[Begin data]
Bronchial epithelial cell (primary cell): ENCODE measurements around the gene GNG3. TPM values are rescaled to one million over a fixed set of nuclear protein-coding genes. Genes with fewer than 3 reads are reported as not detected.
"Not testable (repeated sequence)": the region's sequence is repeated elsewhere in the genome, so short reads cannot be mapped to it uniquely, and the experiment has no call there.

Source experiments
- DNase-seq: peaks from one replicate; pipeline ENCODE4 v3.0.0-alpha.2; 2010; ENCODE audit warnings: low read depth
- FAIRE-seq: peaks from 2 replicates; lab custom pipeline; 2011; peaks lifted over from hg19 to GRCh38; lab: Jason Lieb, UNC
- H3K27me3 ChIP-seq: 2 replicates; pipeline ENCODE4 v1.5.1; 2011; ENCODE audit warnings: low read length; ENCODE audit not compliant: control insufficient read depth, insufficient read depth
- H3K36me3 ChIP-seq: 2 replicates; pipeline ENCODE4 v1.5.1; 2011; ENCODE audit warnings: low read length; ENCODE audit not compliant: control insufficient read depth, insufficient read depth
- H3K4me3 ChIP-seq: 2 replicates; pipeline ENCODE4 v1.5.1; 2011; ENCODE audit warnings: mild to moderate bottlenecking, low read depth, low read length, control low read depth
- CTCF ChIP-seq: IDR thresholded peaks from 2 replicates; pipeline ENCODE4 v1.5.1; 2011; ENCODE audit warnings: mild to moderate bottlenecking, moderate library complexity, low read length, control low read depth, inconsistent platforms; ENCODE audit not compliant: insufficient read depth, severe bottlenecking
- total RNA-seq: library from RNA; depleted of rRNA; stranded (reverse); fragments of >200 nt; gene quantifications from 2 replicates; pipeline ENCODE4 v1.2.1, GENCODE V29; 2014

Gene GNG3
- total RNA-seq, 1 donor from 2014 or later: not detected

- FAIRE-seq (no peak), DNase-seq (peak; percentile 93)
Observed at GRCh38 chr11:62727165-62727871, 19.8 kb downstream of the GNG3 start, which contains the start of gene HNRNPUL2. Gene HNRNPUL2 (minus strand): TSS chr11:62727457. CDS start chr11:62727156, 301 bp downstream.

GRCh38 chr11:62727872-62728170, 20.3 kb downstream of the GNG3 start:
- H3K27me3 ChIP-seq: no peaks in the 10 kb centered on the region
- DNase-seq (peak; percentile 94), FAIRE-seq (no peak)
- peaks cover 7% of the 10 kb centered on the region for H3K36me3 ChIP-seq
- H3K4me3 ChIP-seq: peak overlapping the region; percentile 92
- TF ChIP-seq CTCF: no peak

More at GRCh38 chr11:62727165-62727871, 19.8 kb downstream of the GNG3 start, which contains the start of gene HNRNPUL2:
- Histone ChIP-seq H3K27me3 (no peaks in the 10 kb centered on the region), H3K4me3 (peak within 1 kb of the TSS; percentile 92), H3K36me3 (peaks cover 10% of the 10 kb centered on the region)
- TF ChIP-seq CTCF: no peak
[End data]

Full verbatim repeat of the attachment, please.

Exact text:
Bronchial epithelial cell (primary cell): ENCODE measurements around the gene GNG3. TPM values are rescaled to one million over a fixed set of nuclear protein-coding genes. Genes with fewer than 3 reads are reported as not detected.
"Not testable (repeated sequence)": the region's sequence is repeated elsewhere in the genome, so short reads cannot be mapped to it uniquely, and the experiment has no call there.

Source experiments
- DNase-seq: peaks from one replicate; pipeline ENCODE4 v3.0.0-alpha.2; 2010; ENCODE audit warnings: low read depth
- FAIRE-seq: peaks from 2 replicates; lab custom pipeline; 2011; peaks lifted over from hg19 to GRCh38; lab: Jason Lieb, UNC
- H3K27me3 ChIP-seq: 2 replicates; pipeline ENCODE4 v1.5.1; 2011; ENCODE audit warnings: low read length; ENCODE audit not compliant: control insufficient read depth, insufficient read depth
- H3K36me3 ChIP-seq: 2 replicates; pipeline ENCODE4 v1.5.1; 2011; ENCODE audit warnings: low read length; ENCODE audit not compliant: control insufficient read depth, insufficient read depth
- H3K4me3 ChIP-seq: 2 replicates; pipeline ENCODE4 v1.5.1; 2011; ENCODE audit warnings: mild to moderate bottlenecking, low read depth, low read length, control low read depth
- CTCF ChIP-seq: IDR thresholded peaks from 2 replicates; pipeline ENCODE4 v1.5.1; 2011; ENCODE audit warnings: mild to moderate bottlenecking, moderate library complexity, low read length, control low read depth, inconsistent platforms; ENCODE audit not compliant: insufficient read depth, severe bottlenecking
- total RNA-seq: library from RNA; depleted of rRNA; stranded (reverse); fragments of >200 nt; gene quantifications from 2 replicates; pipeline ENCODE4 v1.2.1, GENCODE V29; 2014

Gene GNG3
- total RNA-seq, 1 donor from 2014 or later: not detected

- FAIRE-seq (no peak), DNase-seq (peak; percentile 93)
Observed at GRCh38 chr11:62727165-62727871, 19.8 kb downstream of the GNG3 start, which contains the start of gene HNRNPUL2. Gene HNRNPUL2 (minus strand): TSS chr11:62727457. CDS start chr11:62727156, 301 bp downstream.

GRCh38 chr11:62727872-62728170, 20.3 kb downstream of the GNG3 start:
- H3K27me3 ChIP-seq: no peaks in the 10 kb centered on the region
- DNase-seq (peak; percentile 94), FAIRE-seq (no peak)
- peaks cover 7% of the 10 kb centered on the region for H3K36me3 ChIP-seq
- H3K4me3 ChIP-seq: peak overlapping the region; percentile 92
- TF ChIP-seq CTCF: no peak

More at GRCh38 chr11:62727165-62727871, 19.8 kb downstream of the GNG3 start, which contains the start of gene HNRNPUL2:
- Histone ChIP-seq H3K27me3 (no peaks in the 10 kb centered on the region), H3K4me3 (peak within 1 kb of the TSS; percentile 92), H3K36me3 (peaks cover 10% of the 10 kb centered on the region)
- TF ChIP-seq CTCF: no peak